The bright blue of the Pacific, near the Galapagos Islands, above, fades to darkness as the ocean deepens. Light intensity fades for two reasons: absorption and scattering.
Many substances absorb light in the ocean. Water itself absorbs light, mostly red light—which is why "clear" water appears blue. (The red light is absorbed, while the blue light is not. It is reflected.) Microscopic particles in the ocean, invisible to the human eye, also absorb light. Some of this microscopic material is organic, such as algae. Other microscopic materials are compounds released by chemical reactions in the ocean, such as the decay of plants.
Light scatters as it hits microscopic particles and changes direction. Many of these particles are the same ones (algae and chemicals) that absorb light. Light is also scattered by sediment and other larger particles.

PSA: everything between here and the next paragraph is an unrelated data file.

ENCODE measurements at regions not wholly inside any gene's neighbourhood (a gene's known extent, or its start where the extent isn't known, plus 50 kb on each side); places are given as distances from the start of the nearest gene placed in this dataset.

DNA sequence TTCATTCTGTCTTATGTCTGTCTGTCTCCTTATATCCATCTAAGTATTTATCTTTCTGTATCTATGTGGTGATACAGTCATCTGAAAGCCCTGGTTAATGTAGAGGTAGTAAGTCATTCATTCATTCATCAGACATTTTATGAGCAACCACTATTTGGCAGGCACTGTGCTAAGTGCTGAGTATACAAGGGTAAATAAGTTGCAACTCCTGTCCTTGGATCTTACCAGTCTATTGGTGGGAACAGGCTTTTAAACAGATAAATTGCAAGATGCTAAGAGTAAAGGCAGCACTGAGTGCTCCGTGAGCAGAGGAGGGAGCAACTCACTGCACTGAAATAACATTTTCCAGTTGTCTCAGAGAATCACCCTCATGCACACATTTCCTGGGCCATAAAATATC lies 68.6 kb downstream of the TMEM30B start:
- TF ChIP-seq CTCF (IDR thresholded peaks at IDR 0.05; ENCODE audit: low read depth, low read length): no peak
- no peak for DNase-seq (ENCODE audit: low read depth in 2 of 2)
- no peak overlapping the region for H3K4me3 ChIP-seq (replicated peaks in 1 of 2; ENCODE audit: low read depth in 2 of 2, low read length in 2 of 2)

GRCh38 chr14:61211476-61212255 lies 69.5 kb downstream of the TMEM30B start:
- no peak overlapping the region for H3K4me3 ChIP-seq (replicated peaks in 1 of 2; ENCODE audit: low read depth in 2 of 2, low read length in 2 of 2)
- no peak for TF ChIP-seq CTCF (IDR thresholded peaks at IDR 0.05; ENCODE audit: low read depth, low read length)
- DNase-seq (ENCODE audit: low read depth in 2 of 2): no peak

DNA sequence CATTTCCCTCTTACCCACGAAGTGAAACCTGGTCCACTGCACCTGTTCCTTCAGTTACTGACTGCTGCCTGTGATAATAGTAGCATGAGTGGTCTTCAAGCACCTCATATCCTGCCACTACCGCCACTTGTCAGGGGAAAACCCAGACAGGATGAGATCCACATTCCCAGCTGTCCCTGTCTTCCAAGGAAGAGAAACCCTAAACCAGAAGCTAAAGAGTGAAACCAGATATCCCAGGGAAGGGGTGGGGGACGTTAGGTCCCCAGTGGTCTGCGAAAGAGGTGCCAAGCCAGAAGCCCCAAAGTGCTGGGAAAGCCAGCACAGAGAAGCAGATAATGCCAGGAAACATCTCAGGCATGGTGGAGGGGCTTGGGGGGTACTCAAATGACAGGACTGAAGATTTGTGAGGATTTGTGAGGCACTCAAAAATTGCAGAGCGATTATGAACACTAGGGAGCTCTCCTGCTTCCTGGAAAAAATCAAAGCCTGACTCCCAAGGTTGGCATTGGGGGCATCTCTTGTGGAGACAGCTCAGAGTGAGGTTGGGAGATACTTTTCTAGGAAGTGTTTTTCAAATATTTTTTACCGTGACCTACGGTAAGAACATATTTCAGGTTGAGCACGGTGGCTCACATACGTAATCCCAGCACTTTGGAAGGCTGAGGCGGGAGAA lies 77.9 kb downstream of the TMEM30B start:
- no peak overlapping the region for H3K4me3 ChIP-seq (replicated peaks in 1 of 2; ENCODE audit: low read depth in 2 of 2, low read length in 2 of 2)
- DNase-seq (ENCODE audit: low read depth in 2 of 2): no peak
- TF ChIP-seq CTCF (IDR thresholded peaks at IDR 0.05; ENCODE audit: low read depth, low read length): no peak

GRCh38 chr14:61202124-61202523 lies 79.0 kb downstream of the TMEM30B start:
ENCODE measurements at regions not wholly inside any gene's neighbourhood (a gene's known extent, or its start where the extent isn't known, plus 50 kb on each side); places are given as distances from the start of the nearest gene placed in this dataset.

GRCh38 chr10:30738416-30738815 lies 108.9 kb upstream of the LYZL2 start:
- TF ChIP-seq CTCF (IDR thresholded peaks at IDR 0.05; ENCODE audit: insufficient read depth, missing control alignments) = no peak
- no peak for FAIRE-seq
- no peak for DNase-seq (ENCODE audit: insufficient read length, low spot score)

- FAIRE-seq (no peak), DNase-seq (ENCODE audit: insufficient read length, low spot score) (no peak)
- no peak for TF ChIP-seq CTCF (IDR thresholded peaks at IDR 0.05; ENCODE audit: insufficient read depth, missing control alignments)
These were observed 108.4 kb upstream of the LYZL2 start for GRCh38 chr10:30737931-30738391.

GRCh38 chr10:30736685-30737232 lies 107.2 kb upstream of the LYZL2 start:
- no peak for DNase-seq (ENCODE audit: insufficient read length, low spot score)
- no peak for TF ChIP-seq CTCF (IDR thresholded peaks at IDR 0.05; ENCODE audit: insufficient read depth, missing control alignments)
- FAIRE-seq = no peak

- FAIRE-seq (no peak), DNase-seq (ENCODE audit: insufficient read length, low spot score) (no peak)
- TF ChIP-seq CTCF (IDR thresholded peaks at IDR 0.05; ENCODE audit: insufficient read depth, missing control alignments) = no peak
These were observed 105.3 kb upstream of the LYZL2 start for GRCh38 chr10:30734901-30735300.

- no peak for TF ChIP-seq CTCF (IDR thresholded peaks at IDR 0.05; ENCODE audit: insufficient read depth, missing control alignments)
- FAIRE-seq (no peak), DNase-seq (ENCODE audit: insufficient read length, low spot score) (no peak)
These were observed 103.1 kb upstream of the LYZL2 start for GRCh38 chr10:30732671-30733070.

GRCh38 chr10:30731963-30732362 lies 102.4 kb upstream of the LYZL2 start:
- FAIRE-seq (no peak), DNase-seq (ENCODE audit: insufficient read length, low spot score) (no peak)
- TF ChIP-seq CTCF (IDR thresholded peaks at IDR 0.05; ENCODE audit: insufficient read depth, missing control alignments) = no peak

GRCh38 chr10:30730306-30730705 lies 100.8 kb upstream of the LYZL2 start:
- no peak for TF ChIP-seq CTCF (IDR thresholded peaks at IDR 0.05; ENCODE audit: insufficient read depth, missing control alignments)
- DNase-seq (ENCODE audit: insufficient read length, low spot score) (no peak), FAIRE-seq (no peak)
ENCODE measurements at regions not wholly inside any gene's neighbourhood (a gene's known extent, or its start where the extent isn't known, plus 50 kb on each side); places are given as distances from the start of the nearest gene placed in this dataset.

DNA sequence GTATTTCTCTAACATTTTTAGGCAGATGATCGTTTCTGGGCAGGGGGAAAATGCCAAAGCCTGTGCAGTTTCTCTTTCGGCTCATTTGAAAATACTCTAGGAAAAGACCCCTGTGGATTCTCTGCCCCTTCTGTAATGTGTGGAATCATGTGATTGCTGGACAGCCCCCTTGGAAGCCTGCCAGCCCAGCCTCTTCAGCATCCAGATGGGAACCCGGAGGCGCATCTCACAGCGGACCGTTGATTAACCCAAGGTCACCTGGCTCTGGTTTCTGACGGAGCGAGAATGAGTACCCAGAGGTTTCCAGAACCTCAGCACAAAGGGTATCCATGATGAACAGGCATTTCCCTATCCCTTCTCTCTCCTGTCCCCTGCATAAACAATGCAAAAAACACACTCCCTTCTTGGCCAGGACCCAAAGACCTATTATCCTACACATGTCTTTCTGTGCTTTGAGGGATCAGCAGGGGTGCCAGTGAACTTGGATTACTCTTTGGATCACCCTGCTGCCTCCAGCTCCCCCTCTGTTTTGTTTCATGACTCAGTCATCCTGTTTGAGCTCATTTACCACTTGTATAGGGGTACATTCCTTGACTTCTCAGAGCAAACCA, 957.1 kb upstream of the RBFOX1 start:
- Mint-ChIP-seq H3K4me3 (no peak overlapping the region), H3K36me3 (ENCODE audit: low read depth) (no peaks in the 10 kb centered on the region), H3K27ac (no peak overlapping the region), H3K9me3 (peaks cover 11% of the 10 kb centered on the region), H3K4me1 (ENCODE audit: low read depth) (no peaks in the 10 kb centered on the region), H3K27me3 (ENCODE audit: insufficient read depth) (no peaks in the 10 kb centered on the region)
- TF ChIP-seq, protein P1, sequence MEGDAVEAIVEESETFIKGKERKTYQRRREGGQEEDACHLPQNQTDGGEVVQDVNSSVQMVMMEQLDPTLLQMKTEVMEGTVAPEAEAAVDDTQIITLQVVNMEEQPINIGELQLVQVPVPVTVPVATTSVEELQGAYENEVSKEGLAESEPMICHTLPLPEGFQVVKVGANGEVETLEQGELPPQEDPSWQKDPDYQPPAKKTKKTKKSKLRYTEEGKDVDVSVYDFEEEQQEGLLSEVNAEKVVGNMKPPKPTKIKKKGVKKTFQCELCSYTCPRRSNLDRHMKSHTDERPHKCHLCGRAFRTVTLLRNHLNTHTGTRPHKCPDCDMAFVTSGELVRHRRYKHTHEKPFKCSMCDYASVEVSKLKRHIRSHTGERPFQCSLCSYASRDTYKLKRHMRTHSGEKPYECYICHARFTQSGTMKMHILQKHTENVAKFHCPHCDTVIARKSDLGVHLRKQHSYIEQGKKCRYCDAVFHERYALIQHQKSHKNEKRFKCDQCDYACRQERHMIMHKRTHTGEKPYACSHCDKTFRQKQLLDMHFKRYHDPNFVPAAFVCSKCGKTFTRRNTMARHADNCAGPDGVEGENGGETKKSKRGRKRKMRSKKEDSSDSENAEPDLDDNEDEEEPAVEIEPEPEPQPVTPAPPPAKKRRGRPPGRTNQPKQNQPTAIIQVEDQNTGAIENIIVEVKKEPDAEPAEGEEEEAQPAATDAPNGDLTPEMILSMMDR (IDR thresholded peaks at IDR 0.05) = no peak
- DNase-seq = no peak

Absorption and scattering darken the ocean to pitch-black at about 1,000 meters (3,280 feet) below the surface.
to soak up.
(singular: alga) diverse group of aquatic organisms, the largest of which are seaweeds.
process that involves a change in atoms, ions, or molecules of the substances (reagents) involved.
to rot or decompose.
continous band of all kinds of radiation (heat and light).
large body of salt water that covers most of the Earth.
composed of living or once-living material.
to rebound or return light from a surface.
solid material transported and deposited by water, ice, and wind.